Minnesota watches Wisconsin

Published 9:30 am Thursday, March 3, 2011

Students at Sibley Elementary School in Albert Lea shuffle between classrooms Wednesday morning. -- Tim Engstrom/Albert Lea Tribune

While Wisconsin Gov. Scott Walker plows ahead with his plan to remove collective bargaining rights from Wisconsin public workers, the nation watches, including many public workers in the Albert Lea area.

Patrick Neilon, president of the local chapter of the United Food and Commercial Workers Union headquartered in Albert Lea, said he thinks taking away collective bargaining rights is a step too far.

“Taking extra steps to strip bargaining rights is going way too far, especially in light of the fact that they’ve come out publicly to say they’ll give concessions,” Neilon said.

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Neilon gave the example of the Albert Lea police officer’s union who took pay cuts last year to keep staffing at the same level. He said unions historically have agreed to concessions when times are tough.

Albert Lea resident and professor at Waldorf College David Behling said though unions can add a level of antagonism to the working relationship between faculty and administration, attempting to destroy the unions would be going too far.

“If there’s no union, what protects these teachers, janitors, social workers, etc., from having a workplace safety undermined or unfair wages?” Behling said. “If there is no union watchdog involved, what protects the lowest levels of the government heirarchy from abuse by their supervisors or the bullying politicians who make decisions about working conditions and compensation?”

With Senate Democrats still missing, Walker presented the second part of his two-year spending plan to the Legislature on Tuesday. It relies on getting concessions from government employees to help pay for about $1 billion cuts in aid to schools, counties and cities while avoiding any tax or fee increases, furloughs or widespread layoffs as lawmakers grapple with a projected $3.6 billion shortfall.

Jamie Domini, a project coordinator at Badger Rock Middle School in Madison, said Walker’s proposal — which includes an 8 percent cut in aid to schools amounting to about $834 million — would “completely gut the public education system in Wisconsin.”

Walker, whose cost-cutting ideas have stirred a national debate over public-sector unions, said it was time for government to be “leaner and cleaner.”The governor also proposed requiring school districts to reduce their property tax authority by an average of $550 per pupil — a move that makes it more difficult for schools to make up the lost money.

“This is a reform budget,” Walker told lawmakers inside the Assembly chamber as protesters on the floor below screamed, banged on drums and blew horns. “It is about getting Wisconsin working again, and to make that happen, we need a balanced budget that works — and an environment where the private sector can create 250,000 jobs over the next four years.”

Walker said eliminating most collective bargaining rights for public-sector workers would give state agencies, local governments and school districts flexibility to react quickly to the cuts. But his plan to do that is in limbo after Senate Democrats fled the state to prevent a vote. The proposal has drawn thousands of protesters to the Capitol over the last three weeks.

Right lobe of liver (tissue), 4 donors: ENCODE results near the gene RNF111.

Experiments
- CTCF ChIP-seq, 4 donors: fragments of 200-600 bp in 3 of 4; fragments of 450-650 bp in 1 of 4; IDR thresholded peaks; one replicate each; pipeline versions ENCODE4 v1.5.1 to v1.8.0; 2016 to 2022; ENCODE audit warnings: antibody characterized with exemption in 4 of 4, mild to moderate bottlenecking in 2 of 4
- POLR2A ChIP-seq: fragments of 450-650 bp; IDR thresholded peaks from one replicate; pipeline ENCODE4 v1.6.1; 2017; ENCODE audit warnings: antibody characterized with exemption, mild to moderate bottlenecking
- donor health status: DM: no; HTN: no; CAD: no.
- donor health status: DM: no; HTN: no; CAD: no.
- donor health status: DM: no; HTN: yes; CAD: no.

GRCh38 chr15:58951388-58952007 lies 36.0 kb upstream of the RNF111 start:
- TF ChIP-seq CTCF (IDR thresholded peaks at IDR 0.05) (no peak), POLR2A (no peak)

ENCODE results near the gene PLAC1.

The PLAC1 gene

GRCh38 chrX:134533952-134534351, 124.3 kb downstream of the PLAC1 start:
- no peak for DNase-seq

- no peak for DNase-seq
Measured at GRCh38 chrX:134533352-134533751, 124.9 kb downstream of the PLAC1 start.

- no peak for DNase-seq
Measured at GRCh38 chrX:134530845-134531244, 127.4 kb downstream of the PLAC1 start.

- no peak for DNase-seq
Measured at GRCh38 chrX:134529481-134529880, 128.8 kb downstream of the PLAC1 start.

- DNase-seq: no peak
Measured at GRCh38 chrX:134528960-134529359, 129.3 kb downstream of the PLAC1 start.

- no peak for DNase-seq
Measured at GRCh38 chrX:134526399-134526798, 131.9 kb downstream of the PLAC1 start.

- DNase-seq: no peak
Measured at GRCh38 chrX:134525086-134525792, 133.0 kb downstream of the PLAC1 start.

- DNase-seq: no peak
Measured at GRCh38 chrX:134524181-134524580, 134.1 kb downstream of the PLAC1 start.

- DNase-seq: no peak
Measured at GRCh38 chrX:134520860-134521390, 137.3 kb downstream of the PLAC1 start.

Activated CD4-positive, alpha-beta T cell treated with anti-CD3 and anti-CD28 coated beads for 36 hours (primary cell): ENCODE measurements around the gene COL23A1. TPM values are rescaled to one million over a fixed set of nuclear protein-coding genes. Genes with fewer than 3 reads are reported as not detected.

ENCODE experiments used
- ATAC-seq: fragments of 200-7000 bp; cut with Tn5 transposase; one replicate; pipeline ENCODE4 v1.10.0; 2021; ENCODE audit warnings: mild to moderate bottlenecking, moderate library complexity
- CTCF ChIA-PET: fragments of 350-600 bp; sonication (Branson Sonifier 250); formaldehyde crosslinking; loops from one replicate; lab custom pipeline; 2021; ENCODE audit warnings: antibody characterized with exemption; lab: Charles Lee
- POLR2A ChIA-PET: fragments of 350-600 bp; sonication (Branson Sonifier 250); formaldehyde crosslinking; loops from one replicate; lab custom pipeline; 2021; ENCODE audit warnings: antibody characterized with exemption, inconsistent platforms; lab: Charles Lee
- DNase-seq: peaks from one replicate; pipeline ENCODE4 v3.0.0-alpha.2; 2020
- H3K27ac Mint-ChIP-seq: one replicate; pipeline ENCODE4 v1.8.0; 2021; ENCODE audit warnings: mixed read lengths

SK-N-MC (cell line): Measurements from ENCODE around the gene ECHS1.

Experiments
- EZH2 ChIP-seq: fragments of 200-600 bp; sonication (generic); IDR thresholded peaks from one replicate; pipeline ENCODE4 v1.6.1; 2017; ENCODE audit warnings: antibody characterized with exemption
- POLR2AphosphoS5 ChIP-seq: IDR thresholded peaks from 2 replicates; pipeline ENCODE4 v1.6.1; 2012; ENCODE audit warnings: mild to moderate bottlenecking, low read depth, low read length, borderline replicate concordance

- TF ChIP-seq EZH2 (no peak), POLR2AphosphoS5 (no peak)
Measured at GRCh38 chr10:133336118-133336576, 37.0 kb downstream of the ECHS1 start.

Northwood-Kensett Community School Superintendent Tom Nugent said it’s unfortunate that people are being so divided.

“The actions in Wisconsin are dividing our people, and we need to be thinking of uniting our people,” Nugent said.

Albert Lea Superintendent Mike Funk declined to comment on the issue.

Walker asked for $82 million in tax cuts, including an expanded exclusion for capital gains realized on investments made in Wisconsin-based businesses. The Legislature previously approved more than $117 million in Walker-backed tax cuts that take effect later this year.

Walker targeted many law changes passed by Democrats in recent years, including a provision awarding prisoners time off their sentences for good behavior. Instead, Walker would reinstitute a truth-in-sentencing law that he sponsored while a member of the Assembly.

Over the next several months, the Republican-controlled Legislature will review Walker’s budget and offer revisions, with the expectation that lawmakers would vote by early summer.

Minnesota Sen. Dan Sparks said he doesn’t think the debate over public employees benefits will cross the border from Wisconsin.

“Minnesota’s teachers and public employees already contribute even more of their income toward retirement and health care than they are being asked to commit in Wisconsin,” Sparks said.

Sparks also said other aspects of the issue could have implications in Minnesota.

“Wisconsin employees are waging an important fight to keep their rights and respect in the workplace,” Sparks said. “I hope they are successful because in this economy, we should be working together to create more jobs instead of demonizing the ones that do exist.”

Albert Lea High School teacher Robin Brown, a former District 27A representative, agreed that while interesting things are happening in Madison, people need to be paying attention to what’s happening in Minnesota’s Legislature.

“Wisconsin may be getting the national news, but the Minnesota Legislature has proposed legislation that would circumvent the collective bargaining process by freezing teacher wages while ignoring the double digit increases in health insurance costs that drive up the overall cost of school personnel,” Brown said. “Let’s not lose sight of equally precedent changing legislation that is quietly moving forward at our own Capitol.”

— The Associated Press contributed to this report.